Recycled Nissan Leaf Batteries Light Up Camping Trips

Nissan Opus Camper Concept

Nissan Opus Camper Concept

As of January 2019, Nissan has sold more than 360,000 Leaf models since debuting back in 2011. Considering the number of batteries they produce, the Japanese automaker has come up with a few ideas on how to recycle them. Their latest (and greatest) is a smart pop-up concept camper developed in partnership with off-road camping manufacturer Opus and powered by recycled Nissan Leaf battery cells.

While the Opus concept camper only stores 700wH with a maximum output of 1kW, it still packs plenty of juice to keep all the electronics in the camper powered for several days. This includes multiple USB sockets, LED lighting, a 4G hotspot along with the added portable microwave, dual-burner gas stove and fridge. Nissan confirmed that the 400W solar panel can recharge the battery pack in just two to four hours but can also be removed and plugged into any 230V outlet.

According to Jonathan Harrison, Opus managing director: “Opus owners really love getting out into the wild and enjoying the more remote corners of the countryside. At the moment, to go off-grid for any lengthy period, you either turn to a fossil-fuel generator or you compromise on the power you can use with existing battery solutions. This new concept integrating Nissan Energy ROAM is answering real customer needs. Soon campers might be able to take whichever road — or unbeaten track — they choose, safe in the knowledge they will be connected to a robust and sustainable energy supply.”

Since it is only a concept though, there is no clear indication whether the collaboration between Nissan and Opus will go to market. However, it definitely seems as if the Japanese automaker wants to target outdoor adventurers as just last year, they showed off a limited-edition electric camper van with an electric range of 124 miles (+-200 km).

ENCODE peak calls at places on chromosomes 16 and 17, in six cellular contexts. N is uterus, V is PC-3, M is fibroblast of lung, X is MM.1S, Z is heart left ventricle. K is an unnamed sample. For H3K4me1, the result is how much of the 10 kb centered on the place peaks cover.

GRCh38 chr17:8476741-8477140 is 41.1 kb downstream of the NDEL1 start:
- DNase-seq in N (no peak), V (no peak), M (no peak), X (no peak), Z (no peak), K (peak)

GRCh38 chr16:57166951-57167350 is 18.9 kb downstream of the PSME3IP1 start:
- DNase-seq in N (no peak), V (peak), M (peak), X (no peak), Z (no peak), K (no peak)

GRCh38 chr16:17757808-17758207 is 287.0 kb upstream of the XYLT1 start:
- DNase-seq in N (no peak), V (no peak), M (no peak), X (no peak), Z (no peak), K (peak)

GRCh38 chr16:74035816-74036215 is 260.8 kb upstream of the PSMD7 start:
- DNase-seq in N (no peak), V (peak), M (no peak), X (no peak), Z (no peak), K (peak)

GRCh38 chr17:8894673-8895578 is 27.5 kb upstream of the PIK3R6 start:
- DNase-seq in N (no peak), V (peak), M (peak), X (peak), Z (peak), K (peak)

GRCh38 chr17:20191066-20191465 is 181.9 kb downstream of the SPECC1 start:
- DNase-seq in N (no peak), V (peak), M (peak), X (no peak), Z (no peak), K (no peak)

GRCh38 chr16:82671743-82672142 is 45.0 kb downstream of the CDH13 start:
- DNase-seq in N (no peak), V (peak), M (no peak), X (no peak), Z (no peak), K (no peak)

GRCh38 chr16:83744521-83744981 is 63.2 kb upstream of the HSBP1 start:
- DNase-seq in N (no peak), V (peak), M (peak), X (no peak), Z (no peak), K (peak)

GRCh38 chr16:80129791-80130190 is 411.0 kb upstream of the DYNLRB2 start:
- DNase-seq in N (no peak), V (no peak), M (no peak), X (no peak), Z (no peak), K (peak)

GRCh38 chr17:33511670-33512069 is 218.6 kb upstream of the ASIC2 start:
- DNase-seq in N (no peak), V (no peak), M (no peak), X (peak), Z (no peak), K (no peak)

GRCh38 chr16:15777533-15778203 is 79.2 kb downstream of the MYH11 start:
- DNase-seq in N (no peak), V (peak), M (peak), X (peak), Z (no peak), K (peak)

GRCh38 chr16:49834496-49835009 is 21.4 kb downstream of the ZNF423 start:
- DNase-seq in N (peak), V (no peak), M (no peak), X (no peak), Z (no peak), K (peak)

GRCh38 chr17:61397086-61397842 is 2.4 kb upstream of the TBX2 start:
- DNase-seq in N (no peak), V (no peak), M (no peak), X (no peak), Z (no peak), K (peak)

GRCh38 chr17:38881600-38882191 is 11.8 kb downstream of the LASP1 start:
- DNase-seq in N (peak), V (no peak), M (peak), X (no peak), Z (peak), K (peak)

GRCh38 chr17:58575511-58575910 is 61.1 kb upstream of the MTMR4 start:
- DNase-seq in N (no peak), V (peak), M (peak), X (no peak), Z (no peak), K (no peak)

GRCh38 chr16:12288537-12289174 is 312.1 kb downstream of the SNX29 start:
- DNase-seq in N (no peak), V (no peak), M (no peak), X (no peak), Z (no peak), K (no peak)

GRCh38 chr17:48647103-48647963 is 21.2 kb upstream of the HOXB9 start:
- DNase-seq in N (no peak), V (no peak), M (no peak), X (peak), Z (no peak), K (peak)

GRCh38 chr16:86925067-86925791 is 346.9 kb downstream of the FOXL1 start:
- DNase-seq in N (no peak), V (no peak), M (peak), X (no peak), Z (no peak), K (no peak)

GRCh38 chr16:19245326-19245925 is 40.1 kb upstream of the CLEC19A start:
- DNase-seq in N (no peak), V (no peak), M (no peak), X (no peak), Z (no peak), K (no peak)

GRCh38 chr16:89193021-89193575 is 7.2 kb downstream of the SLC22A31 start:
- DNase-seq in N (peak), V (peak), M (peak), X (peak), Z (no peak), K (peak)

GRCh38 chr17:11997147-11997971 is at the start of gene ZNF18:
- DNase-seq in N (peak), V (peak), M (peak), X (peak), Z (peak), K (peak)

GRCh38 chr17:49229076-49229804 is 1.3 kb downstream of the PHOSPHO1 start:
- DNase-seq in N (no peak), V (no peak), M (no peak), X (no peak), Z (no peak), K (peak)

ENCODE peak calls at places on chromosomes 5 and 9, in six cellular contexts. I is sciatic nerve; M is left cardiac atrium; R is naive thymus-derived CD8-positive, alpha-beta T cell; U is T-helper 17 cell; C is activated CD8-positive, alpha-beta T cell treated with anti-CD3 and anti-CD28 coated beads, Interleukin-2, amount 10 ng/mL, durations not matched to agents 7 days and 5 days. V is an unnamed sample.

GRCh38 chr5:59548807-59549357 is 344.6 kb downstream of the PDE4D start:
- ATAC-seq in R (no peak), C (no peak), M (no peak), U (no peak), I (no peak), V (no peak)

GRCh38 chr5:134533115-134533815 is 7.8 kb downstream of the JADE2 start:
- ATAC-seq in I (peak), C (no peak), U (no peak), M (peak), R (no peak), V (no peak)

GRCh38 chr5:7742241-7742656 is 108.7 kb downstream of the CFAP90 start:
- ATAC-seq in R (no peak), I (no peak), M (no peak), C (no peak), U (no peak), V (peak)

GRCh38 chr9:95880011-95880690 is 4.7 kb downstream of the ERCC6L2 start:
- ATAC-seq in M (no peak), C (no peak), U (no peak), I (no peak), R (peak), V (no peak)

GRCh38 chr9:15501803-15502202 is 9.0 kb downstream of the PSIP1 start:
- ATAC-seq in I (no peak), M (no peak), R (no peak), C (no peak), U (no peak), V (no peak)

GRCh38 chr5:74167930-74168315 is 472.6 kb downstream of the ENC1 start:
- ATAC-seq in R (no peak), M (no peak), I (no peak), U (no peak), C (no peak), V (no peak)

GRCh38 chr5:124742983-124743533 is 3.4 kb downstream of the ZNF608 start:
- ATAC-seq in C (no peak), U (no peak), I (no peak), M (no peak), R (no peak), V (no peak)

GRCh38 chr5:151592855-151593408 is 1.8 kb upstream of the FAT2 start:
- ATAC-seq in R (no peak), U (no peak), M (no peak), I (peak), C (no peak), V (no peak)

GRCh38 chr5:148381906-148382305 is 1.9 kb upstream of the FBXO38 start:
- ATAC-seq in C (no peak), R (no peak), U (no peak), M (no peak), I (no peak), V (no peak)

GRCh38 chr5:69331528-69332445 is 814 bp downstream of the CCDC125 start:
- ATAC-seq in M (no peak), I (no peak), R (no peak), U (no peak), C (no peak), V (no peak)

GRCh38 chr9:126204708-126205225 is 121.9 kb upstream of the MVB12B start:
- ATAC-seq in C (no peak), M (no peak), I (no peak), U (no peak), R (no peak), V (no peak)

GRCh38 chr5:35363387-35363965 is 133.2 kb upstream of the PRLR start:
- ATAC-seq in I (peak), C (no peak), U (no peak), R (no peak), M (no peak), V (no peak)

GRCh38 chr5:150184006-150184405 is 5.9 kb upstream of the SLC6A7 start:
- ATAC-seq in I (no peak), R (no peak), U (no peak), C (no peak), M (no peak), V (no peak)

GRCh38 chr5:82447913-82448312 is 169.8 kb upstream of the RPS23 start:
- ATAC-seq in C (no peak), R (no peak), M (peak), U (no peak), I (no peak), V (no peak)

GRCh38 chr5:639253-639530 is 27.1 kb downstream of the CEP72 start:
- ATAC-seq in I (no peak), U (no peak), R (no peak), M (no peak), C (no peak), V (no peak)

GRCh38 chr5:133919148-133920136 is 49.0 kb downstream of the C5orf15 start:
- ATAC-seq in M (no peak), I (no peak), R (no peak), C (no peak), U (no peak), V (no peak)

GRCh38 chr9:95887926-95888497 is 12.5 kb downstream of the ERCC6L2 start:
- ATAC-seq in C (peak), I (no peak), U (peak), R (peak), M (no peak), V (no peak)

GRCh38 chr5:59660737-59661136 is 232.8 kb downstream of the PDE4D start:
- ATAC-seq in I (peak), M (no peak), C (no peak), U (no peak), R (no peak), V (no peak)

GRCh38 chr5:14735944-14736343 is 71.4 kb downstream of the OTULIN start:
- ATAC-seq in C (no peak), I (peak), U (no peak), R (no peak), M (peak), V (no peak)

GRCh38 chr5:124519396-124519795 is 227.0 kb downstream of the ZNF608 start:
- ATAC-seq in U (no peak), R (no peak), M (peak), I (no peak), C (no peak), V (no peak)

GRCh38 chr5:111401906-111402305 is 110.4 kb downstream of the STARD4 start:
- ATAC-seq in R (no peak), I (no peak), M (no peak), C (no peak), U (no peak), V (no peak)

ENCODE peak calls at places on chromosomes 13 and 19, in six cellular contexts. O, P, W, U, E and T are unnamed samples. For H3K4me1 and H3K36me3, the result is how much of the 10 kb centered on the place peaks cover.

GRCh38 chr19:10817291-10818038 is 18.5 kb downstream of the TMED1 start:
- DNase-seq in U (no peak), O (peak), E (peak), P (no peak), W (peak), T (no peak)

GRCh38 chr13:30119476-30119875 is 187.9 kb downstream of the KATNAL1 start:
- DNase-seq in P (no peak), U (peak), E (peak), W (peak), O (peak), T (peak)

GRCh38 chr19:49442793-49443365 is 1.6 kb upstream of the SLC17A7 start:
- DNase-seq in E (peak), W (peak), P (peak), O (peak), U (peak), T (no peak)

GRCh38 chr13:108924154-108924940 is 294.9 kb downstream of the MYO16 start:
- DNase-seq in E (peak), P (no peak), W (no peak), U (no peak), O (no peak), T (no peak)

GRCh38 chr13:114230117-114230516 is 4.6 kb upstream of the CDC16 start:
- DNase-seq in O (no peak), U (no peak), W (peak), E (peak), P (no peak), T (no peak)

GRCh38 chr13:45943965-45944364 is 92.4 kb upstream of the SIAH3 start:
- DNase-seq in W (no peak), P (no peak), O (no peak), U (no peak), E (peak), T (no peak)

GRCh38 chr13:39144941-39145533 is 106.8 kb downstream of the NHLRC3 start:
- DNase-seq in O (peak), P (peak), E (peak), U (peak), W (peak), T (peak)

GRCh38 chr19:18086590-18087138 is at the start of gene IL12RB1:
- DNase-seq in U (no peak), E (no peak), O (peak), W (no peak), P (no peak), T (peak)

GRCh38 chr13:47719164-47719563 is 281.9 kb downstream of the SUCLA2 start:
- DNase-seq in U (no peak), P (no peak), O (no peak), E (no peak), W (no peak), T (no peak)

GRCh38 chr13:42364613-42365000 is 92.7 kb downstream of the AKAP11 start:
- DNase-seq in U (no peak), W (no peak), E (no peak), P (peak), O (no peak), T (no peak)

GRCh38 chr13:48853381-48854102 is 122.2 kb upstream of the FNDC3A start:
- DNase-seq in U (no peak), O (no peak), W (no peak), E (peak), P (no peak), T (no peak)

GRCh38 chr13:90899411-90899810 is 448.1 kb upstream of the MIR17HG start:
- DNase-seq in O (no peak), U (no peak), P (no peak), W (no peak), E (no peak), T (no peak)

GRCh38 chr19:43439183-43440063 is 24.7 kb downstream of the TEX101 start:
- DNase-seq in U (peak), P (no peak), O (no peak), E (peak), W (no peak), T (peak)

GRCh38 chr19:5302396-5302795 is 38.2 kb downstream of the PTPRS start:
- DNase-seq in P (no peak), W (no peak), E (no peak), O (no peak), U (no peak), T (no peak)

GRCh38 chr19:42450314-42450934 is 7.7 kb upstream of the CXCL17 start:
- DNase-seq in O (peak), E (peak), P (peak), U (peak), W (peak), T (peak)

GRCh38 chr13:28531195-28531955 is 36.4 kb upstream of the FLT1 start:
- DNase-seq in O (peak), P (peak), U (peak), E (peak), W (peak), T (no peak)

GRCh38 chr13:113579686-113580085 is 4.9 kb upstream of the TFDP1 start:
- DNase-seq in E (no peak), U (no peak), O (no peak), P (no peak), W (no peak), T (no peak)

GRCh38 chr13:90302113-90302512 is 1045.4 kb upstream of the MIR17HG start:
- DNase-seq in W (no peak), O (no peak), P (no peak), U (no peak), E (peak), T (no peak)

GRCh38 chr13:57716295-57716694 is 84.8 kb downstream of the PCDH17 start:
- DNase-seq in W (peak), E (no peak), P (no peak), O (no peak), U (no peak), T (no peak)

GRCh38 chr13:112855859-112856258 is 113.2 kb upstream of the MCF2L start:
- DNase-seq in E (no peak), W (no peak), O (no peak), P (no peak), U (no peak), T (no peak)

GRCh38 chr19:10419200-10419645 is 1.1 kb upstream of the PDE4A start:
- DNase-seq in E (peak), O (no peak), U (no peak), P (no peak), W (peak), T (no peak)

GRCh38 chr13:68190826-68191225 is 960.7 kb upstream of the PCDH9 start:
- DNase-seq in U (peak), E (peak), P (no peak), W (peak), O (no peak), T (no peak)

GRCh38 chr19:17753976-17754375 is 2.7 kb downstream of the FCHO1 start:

This is certainly not the first time that Nissan has publicly thrown ideas around about what they should do with used EV batteries. They previously tested the batteries to see if they could power LED street lights and also worked on a battery trade-in program. Plans were even laid out to recycle batteries at a factory near the Fukushima Daiichi nuclear power plant but that failed in 2011. Other automakers are following in Nissan’s footsteps as they work on their own smart solutions. Toyota, for example, is using recycled Prius batteries to run 7-Eleven shops in Japan.

It appears as if Opus is in the process of bringing a proper off-road trailer with all the bells and whistles to the British market but it’s unclear whether it will use Nissan Leaf batteries. For more interesting stories and developments from the motoring world, please follow us on Facebook or read our blogs.

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